價值鬆綁,民力奔放──社會五十年

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1999 / 10月

文‧李光真


國府遷台,帶來了全中國三十六省的軍民同胞。小島上有留戀日本文教薰陶的本省歐吉桑、有每天要唱一遍抗日「大刀歌」的山東老鄉;有白先勇筆下的上海流亡貴族,也有黃春明小說中潦倒度日的台灣羅漢腳憨欽仔。

台南擔仔麵、左宗棠雞和北京烤鴨並列在西式自助餐廳中,西藏喇嘛和媽祖娘娘同樣信徒眾多;東北人娶了澎湖姑娘,南腔北調共處半世紀;長江三峽和濁水溪一起滋潤著台灣人的想像……

歷史的悲劇,讓近半世紀的台灣社會,呈現人類史上少見的豐盛樣貌。然而曾經是壓抑、封閉的台灣社會,至今也還沒有釐清屬於自己的道路。台灣生命力躍躍勃動著,只待人們思索出一個方向……


「台灣社會的變化,可以用一個『快』字來總結,」中國人權協會理事長柴松林說,「尤其最近五年,幾乎等於過去五十年。」

瓦斯箱爆裂

早在民國六十九年就以「消費者文教基金會」開啟社運先河的柴松林,是台灣社會力勃發的帶領人和見證人。他創辦了台灣第一個文學社團(鍾理和文教基金會)、第一個智障者教養中心(第一兒童發展中心)、第一個環保團體(新環境基金會),如今又致力引進聯合國最新的人權觀念。然而,滿頭華髮的他自承,社會變的太快,「面對新事務,每個人都在摸索,沒有什麼人生經驗是足以傲人、可以世代相傳的。」

社會變化目不暇給,是因為意識型態的枷鎖鬆綁,可以任創意和點子隨手揮灑;民間豐沛的金錢、知識和閒暇,則為創意和點子提供了肥沃的土壤。這些在從前,都是難以想像的。

飛碟電台名主持人于美人記得,三十年前,金龍少棒隊爭取世界冠軍時,台北之夜幾乎沸騰。凌晨三點球賽終了,大街小巷的鞭炮聲綿延響起,小市民打開窗戶對著夜空大喊「中華民國萬歲!」總統蔣公的賀電也隨即拍出——「為國爭光,吾甚感欣慰」。流亡政權的屈辱、戒嚴社會的壓抑、困頓生活的挫折,使得當年的台灣社會如此易感,如此激動。

柴松林也記得,在冷氣尚未普及的七十年代初期,夏天的台灣男人實在是穿不住西裝的。「一穿就被汗浸濕了,家裡那麼一兩套西裝,實在禁不起洗,何況乾洗要花錢。」然而,西裝可以不穿,卻不能不帶,「走在街頭,每個男人左手腕上都搭著一件西裝,因為怕被人瞧不起,」遙想當年,柴松林不禁瞇起眼睛莞爾一笑。

旅歐多年,最近才應馬英九之邀,即將擔任台北市文化局局長的作家龍應台則在最新著作《百年思索》中,為當年自己點燃的「野火現象」做剖析。她指出,一九八○年代的台灣,是個「悶」著的瓦斯箱,而她的冷眼與利筆,則是一支無心的火柴,引爆了那個「有冤無處申、痛苦無處喊」、悶壞了的社會。

今天,民主、富裕、教育程度提高,台灣人民從內心煥發出自信,不必靠世界冠軍來證明國家的存在、不必靠彆扭的西裝來顯示自己的身份,甚至刻意的煽動也很難再撩起民眾的激情。年長的阿公阿媽聚在一起,談的是去日本賞雪、去美國看乖孫;年輕人可以為凱蒂貓徹夜排隊,但要他們認真思索國家社會的前景,很難。

團塊世代與新新人類

輕鬆、自信、多元中,困惑和衝突也隨處可見。新時代,需要怎樣的新價值觀?──家庭價值、工作價值、社會價值、人與人、人與大地、人民與政府……,這些疑惑,顯然比單純的物質飽足更難找到解決之道。

「日本人稱戰後出生的那一代為『團塊世代』、或者說是『螞蟻族』,這樣的形容用在台灣戰後的嬰兒潮也很貼切,」柴松林指出,團塊世代的生命期盼原來很單純:社會安定、家庭團聚、子女孝順、勤懇工作而能留有積蓄,其他的他們不去多想。然而社會多元化,加上價值觀的鬆綁,身為社會主力的嬰兒潮世代人士本身,也不免在社會潮流衝擊下,經歷了前所未有的觀念革命。

長期在教育界服務的王老先生,女兒留學多年,嫁了位老美。小夫妻結婚之初就打定主意當頂客族,讓抱孫心切的兩老震驚不已。最近女兒離婚,但仍選擇隻身留在美國。

「哎呀,時代不同了,年輕人心裡到底在想什麼,我們哪敢問!」王老先生喟嘆。

家庭價值解體,全球皆同,然而台灣獨特的,在於它的「快」。

柴松林指出,台灣的離婚率近年來快速竄升,目前已高居亞洲第一位,甚至高過許多西方國家。今年結婚的每四對中,就有一對將以離婚收場。無獨有偶,最近的一份調查指出,台灣青少女(十五至十九歲)的懷孕率高達千分之十七,比日本的千分之四高出數倍!進一步分析,台灣夫妻離婚的高危險群也在改變。以往的離婚高峰期,是婚後五到七年,離婚原因以男性外遇居多,是標準的「七年之癢」。然而現在離婚年齡卻朝兩極化發展,一是婚後一、兩年內,小兩口一旦發現個性不合,趁著沒有小孩拖累時趕緊分手。另一個顯著增加的則是老年夫妻,在忍受多年不愉快的婚姻之後,終於在兒女長大、無所牽掛後離婚。

「離婚的道德壓力減少,女性經濟自主,教育與資訊的發達,都使人們對婚姻的期望升高,對婚姻挫折的忍受力也大幅降低,」婚姻專家彭懷真在演講中指出。

家庭解構,社會壓力暴增

家庭解構,戶量(每戶人口數)縮小,現在台灣家戶平均人口已降到三人一戶,傳統的家庭功能幾乎瓦解。

「一直到我們上一代,家族都還具有很強的自給自足功能,偌大家族擠在一個四合院落裡,生病了,失業了,都能在家族的羽翼下獲得庇護,」正在苦心擘劃社會福利制度的台北縣副縣長林萬億指出。僅僅一代之隔,家庭的功能已經式微,現在的年輕夫婦什麼都要購買:坐月子要去坐月子中心,孩子要送去托兒所,老人要去安養院……,服務的價格昂貴難以負擔時,就吵著要由政府提供。

然而,有些服務是買不到、政府也無法提供的。近年來,自殺、弒父、殺妻、虐子的新聞充斥媒體版面,「不要小看家族提供的支援網和約束力,在心情焦躁浮動的關鍵時刻,它往往可以發揮安心的力量,托持一個人不要往下陷落,」林萬億說。

西方式個人主義快速崛起,家庭解體已是一個擋不住的趨勢,台灣由於缺乏足夠的時間來應變,情況格外令人擔心。

出生率降低,人口老化迅速,是台灣創下的另一項世界級超快記錄。

目前正在推動「國民年金」的經建會人力規劃處處長劉玉蘭提出警告,台灣目前有一百八十多萬老年人口(六十五歲以上),佔總人口百分之八•二;以一國之內老年人口增加一倍所需的時間來看,瑞典經歷了八十五年、美國六十年、日本二十四年,而台灣預計只要二十一年。人口結構的遽變,將對經濟、教育、社會,甚至國防等各個層面都帶來極大衝擊,必須嚴陣以待,「我們的經驗不夠,時間又太少,」劉玉蘭難掩焦慮地說。

家庭解構、人口老化之外,「二代勞工」的大量出現,更使得台灣的社會結構較以往脆弱許多。

柴松林指出,光復初期全民皆農,勞工總數還不到十萬人,工廠招人,幾乎都是農家子弟。在那種情況下,「有什麼了不起,工作做不下去,大不了回家種田!」的心態很普遍。

然而,民國五十年代開始,台灣逐漸邁入工業化之林,專業的「都市勞工」開始大量出現,他們賣掉鄉下土地、離開老宅、遷入都市,換句話說,他們是沒有退路的一群。這幾年勞資糾紛,失業員工用激烈的手段抗爭,臥軌、圍廠、埋鍋造飯,不光是現代勞工權利意識高漲,也是因為他們的處境的確比以前艱困。

針對社會結構的劇變,政府自七十年代開始逐步打造社會安全網,勞基法、全民健保、老人年金一一開辦,以往一直被視為會「養成好吃懶做惰性」的失業保險,也在今年(八十八年)初正式開辦。

社會改革曇花一現?

飛躍中的台灣,一方面,九百萬專業勞工聚集在高度都市化的城市中,面對的是全球競爭與資訊時代;另一方面,舊有農業社會價值觀和威權體制仍然殘存,新舊價值扞格不一。而始自七十年代,一連串的社會運動,則標示著社會力圖衝撞舊體制、建立新規則的努力。

「過去半世紀,台灣的發展隱約有軌跡可循:民國四、五十年代,政治力主導一切;其後二十年,不計一切代價發展經濟。七十年代末期,台灣才開始進入一個社會力解放、民眾參與的年代,」文化評論者平路分析。

從民國六十九年的消費者文教基金會,其後的婦女新知、勞工團結陣線、「五二○農運」、「無殼蝸牛」運動、「野百合學運」……,解嚴前後的台灣,開始有社運團體出現,帶動一波又一波的抗爭活動。

「以前大家以為只有政府有能力、有資源、有義務為公共事務作決策,現在發現,民間的力量更豐沛。民眾可以提出自己的理念,挑戰政府的決策,」柴松林指出。

讓許多人失望的是,社會運動在台灣並沒有醞釀出期盼中的改革力量。今年九月,無住屋組織重回忠孝東路夜宿,但參加者已從十年前的四萬人縮減為四千人。而盛極一時的婦女運動,在爭取到幾項立法成果後已失去著力點,反倒婦運的「好好愛自己」、「妳可以做到」等精神,竟被商業體系吸納,成了瘦身機構的廣告詞。

期待成熟社會

「從前威權體制下的台灣社會,從來沒有培養過自主機制,沒有善於自我反省的公民階層,沒有討論、思辯、批判的習慣,也缺乏對本土事務的關注,」平路輕柔的語氣中透著沉痛,「結果是威權箝制一旦鬆綁,資本主義很快地攫取住這個空檔,無孔不入地入侵。」

威權體制讓人不知如何思考,長年的經濟掛帥則讓民眾一切向「錢」看,「我買故我在」。然而,近幾年從事台灣人權運動的柴松林並不悲觀。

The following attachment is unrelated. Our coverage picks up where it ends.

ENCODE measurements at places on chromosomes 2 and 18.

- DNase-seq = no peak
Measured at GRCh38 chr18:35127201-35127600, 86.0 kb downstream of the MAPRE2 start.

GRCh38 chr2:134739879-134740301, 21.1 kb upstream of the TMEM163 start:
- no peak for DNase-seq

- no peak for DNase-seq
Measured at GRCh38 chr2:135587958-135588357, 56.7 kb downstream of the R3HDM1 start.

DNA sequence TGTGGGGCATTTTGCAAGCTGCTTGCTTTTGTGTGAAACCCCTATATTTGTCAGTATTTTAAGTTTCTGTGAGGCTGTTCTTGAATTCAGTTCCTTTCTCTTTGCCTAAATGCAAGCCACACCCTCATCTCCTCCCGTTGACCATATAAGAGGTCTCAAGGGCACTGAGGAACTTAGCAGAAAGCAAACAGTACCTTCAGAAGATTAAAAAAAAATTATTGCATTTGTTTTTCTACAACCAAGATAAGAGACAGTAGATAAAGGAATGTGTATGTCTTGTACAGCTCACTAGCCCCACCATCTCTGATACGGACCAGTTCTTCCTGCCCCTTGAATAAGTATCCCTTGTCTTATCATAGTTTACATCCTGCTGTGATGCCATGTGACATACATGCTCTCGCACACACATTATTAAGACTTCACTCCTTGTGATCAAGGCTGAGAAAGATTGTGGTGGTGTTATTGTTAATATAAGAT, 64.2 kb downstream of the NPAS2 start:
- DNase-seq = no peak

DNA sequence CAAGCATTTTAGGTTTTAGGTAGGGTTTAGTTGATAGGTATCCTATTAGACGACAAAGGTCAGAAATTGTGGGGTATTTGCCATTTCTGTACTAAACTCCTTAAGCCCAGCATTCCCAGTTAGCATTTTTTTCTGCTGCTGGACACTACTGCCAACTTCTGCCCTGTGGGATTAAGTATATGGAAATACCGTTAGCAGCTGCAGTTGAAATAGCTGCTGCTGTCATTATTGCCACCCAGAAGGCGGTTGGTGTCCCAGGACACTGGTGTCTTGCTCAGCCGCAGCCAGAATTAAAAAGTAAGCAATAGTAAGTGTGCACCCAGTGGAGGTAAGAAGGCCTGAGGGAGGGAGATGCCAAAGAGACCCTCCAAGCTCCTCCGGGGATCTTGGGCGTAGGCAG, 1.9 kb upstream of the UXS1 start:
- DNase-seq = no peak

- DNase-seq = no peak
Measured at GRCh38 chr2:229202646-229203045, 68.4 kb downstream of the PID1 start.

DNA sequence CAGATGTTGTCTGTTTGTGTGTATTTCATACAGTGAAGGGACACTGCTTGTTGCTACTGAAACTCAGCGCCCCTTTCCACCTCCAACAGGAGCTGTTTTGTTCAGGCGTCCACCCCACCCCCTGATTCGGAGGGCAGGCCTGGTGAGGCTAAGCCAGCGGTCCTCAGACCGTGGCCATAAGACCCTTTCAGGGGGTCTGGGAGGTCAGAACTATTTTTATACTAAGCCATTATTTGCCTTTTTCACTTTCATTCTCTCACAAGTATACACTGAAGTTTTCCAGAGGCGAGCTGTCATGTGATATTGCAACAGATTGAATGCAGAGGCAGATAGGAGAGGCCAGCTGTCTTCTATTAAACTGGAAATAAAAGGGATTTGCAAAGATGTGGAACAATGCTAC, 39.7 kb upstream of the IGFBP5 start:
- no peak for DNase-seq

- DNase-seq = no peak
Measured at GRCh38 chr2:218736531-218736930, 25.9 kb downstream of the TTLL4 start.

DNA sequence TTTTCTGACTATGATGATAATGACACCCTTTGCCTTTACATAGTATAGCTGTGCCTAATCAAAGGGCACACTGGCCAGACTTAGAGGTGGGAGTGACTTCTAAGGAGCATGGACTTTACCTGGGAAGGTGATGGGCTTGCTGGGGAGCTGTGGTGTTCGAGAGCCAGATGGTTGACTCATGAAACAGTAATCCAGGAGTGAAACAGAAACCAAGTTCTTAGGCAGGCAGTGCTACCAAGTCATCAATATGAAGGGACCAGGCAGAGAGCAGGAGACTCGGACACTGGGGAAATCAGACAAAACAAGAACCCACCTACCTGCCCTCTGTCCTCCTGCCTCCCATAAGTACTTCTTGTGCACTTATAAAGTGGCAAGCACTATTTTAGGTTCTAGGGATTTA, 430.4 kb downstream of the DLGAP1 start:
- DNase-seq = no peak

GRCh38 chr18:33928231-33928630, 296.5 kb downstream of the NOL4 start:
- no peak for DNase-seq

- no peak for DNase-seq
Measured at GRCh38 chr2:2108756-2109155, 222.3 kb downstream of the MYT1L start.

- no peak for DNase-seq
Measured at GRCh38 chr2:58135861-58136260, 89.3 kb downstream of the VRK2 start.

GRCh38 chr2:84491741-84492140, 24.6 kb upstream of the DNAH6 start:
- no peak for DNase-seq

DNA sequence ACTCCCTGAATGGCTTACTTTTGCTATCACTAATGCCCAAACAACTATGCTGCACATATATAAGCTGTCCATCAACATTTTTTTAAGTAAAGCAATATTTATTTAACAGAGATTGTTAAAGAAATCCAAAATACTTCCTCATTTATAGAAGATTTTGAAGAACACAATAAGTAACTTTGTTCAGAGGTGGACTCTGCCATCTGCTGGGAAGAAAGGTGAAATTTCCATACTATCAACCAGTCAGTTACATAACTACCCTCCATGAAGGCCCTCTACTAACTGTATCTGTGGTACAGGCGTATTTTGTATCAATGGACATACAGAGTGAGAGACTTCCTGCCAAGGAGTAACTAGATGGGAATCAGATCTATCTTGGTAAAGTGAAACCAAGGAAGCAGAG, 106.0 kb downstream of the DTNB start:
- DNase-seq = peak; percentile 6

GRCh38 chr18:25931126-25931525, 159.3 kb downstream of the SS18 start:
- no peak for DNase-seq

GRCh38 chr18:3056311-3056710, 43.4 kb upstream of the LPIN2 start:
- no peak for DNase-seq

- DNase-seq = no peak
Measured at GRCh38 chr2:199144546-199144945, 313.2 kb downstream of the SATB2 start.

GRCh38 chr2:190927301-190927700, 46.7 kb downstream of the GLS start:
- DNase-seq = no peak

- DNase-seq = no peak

「你看現在的政治候選人哪一個不把『社會公義』掛在嘴邊?台灣離公義社會或許還有一段距離,但對人權的重視已經提昇很多,」柴松林指出,戒嚴時期根本談不上人權,反對運動者心目中的人權,也只侷限在「政治人權」上;甚至在十二年前柴松林創立「第一兒童發展中心」時,政府根本不承認智障是一種可以改善的殘障,更不認為那是政府的責任。

然而到了現在,不僅有政治上的「二二八事件」平反補償,有幫助慰安婦向日本索賠的組織,有憲法增修的原住民條款,連刑案受害者、車禍受害者、受虐婦女和兒童……,每一個人的人權都開始受到重視,這就是進步。

歐洲從英國制訂大憲章、民主乍現,到發展為成熟的公民社會,大約花了四百年時間,台灣雖然一切都「快」,但有些東西終究是無法速成的。

「以台灣社會深埋的豐富元素,以它的富裕和高教育程度,再給它一點時間,它會找到自己的路的……,」柴松林充滿信心說。

p.101

即使在最苦的年代,每逢民俗節日,信仰虔誠的民眾總要擺起滿桌供品,祭祀祖先及過往神靈,這種習俗至今不衰。(吳永順攝)

p.102

民國四、五十年代,顛沛流離的外省遷台人士常成單親家庭,也有些家庭因家計困頓,而把心肝寶貝送進育幼院。圖為台北義光育幼院一景。(黃伯驥攝)

p.103

還記得花蓮的紅葉少棒隊嗎?小小孩子以樹枝為球棒、以土塊為球,開啟了國內整整二十年的「三冠王」狂熱。(中國時報資料照片)

p.104

這麼多「不良少年」乖乖伏地趴著,可見當年警察的權威。本圖攝於民國五十年代。(中央社提供)

p.105

民國六十八年,全球第一對三肢坐骨連體男嬰的分割手術,是台灣民眾集體記憶中極為深刻的一章。如今這對連體嬰忠仁、忠義已安度二十二歲生日,並均已找到工作。(中國時報資料照片)

p.106

十年前發動萬人夜宿台北市忠孝東路的「無住屋者團結組織」,是民國七十年代社會力奔放的一個代表團體。(中國時報資料照片)

p.107

以大愛之心創建「人間佛教、慈悲濟世」的證嚴法師,多年來的聞聲救苦、發心救災,已蜚聲國際。總是藍衫一襲的慈濟人,彰顯著民間的溫暖與活力。(邱瑞金攝)

A.人口增加為2.8倍:人口數(千人)

1949/7869

1989/20,107

1999/22,008

B.高齡化社會來臨:65歲以上老人佔總人口比例(%)

1951/2.45

1961/2.49

1971/3.03

1981/4.41

1991/6.52

1997/8.1

1998/8.2

C.離婚比例上揚:粗離婚率(對/千人)

1951/0.5

1961/0.41

1971/0.36

1981/0.83

1991/1.38

1997/1.81

1998/2

1999/2.15

D.女性平均壽命高於男性(歲)

1951/56.33

1961/66.76

1971/72.08

1981/74.64

1991/77.15

1997/77.81

1998/77.94

1951/53.38

1961/62.3

1971/67.19

1981/69.74

1991/71.83

1997/71.93

1998/72.02

E.失業率起伏不定(%)

1951/4.52

1961/4.1

1971/1.66

1981/1.36

1991/1.51

1997/2.72

1998/2.69

F.犯罪問題不容忽視:暴力犯罪發生率(件/十萬人)

1981/19.8

1984/23.4

1990/49.4

1995/77.7

1996/78.7

1997/63.1

1998/58.1

G-1.每人每年糧食可供消費量(公斤)

米飯愈吃愈少

1952/126.06

1981/96.54

1991/62.50

1996/58.84

1997/58.40

G-2.每人每年糧食可供消費量(公斤)

水果愈吃愈多

1952/16.81

1981/80.51

1991/138.69

1996/138.83

1997/150.08

A-F項資料來源:中華民國經社觀察表/行政院主計處

G項資料來源:87年農業統計要覽/行政院農委會)

(Basic Agricultural Statistics, 1998)

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Chai, who as early as 1980 blazed the trail of Taiwanese social activism with the Consumers' Foundation, is both a leader of Taiwanese society and a witness to its growing power. He created Taipei's first literary society (the Li-Ho Chung Memorial Museum), the first care center for the mentally challenged (Taipei First Children's Development Center) and the first environmental group (the New Environment Foundation). Recently he has introduced the United Nations' newest perspectives on human rights. Nevertheless, Chai, whose head of white hair reveals his years, admits he feels that society is changing too fast. "Everyone is groping in the dark as we face new situations. We don't have any kind of life experience that's worth being proud of, that we can pass on to the next generation."